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Maynard Keynes in section VI in chapter 12 of his General Theory of Employment, Interest & Money writes:

If I may be allowed to appropriate the term speculation for the activity of forecasting the psychology of the market, and the term enterprise for the activity of forecasting the prospective yield of assets over their whole life, it is by no means always the case that speculation predominates over enterprise. As the organisation of investment market improves, the risk of the predominance of speculation does, however, increase.

In one of the greatest investment markets in the world, namely, New York, the influence of speculation (in the above sense) is enormous. Even outside the field of finance, Americans are apt to be unduly interested in discovering what average opinion believes average opinion to be; and this national weakness finds its nemesis in the stock market...

...Speculators may do no harm as bubbles on a steady stream of enterprise. But the position is serious when enterprise becomes a bubble on a whirlpool of speculation. When capital development of a country becomes a by-product of the activities of a casino, the job is likely to be ill-done.

The measure of success attained by Wall Street, regarded as an institution of which the proper social purpose is to direct new investment into the most profitable channels in terms of future yield, cannot be claimed as one of the outstanding triumphs of laissez-faire capitalism - which is not surprising, if I am right in thinking that the best brains of Wall Street have been in fact directed towards a different object.

These tendencies are a scarcely avoidable outcome of our having successfully organised 'liquid' investment markets. It is usually agreed that casinos, in the public interest, be inaccessible and expensive. And perhaps the same is true of stock exchanges...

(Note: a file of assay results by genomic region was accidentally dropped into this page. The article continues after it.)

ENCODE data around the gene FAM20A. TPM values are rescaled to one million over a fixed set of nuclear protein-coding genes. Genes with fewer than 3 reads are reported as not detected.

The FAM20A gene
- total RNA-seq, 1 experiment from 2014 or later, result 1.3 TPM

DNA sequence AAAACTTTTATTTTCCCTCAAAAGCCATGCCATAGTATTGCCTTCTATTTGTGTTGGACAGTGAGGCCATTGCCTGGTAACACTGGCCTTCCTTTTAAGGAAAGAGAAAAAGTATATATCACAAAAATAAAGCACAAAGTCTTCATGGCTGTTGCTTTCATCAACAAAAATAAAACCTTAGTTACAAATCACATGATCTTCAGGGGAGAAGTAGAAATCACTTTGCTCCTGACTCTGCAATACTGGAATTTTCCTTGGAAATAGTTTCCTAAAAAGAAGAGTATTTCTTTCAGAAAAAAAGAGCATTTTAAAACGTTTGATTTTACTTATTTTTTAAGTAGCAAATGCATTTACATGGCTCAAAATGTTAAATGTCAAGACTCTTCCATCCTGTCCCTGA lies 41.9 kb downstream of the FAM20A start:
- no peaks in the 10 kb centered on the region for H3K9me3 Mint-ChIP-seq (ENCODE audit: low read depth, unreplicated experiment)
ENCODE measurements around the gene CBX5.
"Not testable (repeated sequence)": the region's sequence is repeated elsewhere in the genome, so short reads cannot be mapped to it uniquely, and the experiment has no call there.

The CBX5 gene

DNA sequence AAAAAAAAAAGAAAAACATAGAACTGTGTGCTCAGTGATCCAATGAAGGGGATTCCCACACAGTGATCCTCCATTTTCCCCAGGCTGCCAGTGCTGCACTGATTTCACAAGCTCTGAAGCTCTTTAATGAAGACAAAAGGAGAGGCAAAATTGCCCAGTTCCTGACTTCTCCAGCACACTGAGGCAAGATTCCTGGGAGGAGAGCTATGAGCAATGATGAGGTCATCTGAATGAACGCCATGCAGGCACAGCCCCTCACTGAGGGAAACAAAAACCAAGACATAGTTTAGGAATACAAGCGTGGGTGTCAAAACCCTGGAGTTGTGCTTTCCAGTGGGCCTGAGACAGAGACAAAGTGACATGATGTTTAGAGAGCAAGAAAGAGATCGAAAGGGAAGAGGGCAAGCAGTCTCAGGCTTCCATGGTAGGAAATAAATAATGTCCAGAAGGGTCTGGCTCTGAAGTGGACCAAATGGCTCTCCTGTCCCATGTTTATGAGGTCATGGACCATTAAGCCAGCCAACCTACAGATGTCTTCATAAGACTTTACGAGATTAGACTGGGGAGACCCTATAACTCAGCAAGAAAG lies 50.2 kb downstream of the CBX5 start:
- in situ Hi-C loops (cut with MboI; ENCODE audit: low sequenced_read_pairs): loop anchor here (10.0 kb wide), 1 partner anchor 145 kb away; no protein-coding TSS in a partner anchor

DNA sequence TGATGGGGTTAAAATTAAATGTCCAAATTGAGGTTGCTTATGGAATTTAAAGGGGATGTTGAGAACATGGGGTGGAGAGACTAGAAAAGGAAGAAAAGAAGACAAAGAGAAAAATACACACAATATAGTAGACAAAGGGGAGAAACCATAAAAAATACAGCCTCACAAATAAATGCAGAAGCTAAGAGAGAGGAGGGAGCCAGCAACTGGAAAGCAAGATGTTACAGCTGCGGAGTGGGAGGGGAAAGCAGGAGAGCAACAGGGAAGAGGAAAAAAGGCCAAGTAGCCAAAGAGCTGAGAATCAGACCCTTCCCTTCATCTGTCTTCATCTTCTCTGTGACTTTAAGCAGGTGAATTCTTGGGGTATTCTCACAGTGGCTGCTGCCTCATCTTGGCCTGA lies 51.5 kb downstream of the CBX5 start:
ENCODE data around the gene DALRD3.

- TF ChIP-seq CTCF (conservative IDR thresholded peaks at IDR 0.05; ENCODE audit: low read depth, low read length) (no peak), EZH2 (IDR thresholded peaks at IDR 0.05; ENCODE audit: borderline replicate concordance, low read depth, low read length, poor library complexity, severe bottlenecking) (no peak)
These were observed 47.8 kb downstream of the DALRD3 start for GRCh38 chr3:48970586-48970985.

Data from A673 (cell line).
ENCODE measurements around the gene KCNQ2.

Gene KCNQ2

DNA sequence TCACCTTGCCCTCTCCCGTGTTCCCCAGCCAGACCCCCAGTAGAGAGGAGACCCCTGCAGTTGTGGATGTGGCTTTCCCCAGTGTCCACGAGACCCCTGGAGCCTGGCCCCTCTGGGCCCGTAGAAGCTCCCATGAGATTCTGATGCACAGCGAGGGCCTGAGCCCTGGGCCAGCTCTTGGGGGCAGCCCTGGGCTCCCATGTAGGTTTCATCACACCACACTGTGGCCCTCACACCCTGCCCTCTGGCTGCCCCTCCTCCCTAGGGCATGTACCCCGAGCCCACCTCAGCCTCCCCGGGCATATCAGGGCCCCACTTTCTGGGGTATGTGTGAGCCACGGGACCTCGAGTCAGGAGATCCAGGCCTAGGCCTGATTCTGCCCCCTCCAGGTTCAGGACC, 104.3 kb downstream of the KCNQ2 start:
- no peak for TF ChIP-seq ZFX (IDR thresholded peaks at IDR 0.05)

The introduction of a substantial Government transfer tax on all transactions might prove the most serviceable reform available, with a view of mitigating the predominance of speculation over enterprise in the United States.

One such transfer tax is the Tobin Tax but this seems very specific in that it is applied to 'spot conversions of one currency into another'; what other specific proposals in line with Keynes suggestion are there? And have any been implemented and if so what have been the results?

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I am afraid that "speculation" can be policed only very indirectly, since it is impossible to tell what "speculation" is and isn't. Look at Keynes' definition: speculation for the activity of forecasting the psychology of the market In other words, you know the INTENTION of the speculator. You must see inside his head. I am not aware of any agreed-upon distinction of "enterprise" and "speculation," that can be perceived and judged objectively, from the outside. One activity can be speculation in one context and not in another.

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  • $\begingroup$ But nevertheless the distinction does stand whether or not it's easy to police. It may mean that more resources need to be allocated to it. $\endgroup$ – Mozibur Ullah Aug 14 '18 at 9:38

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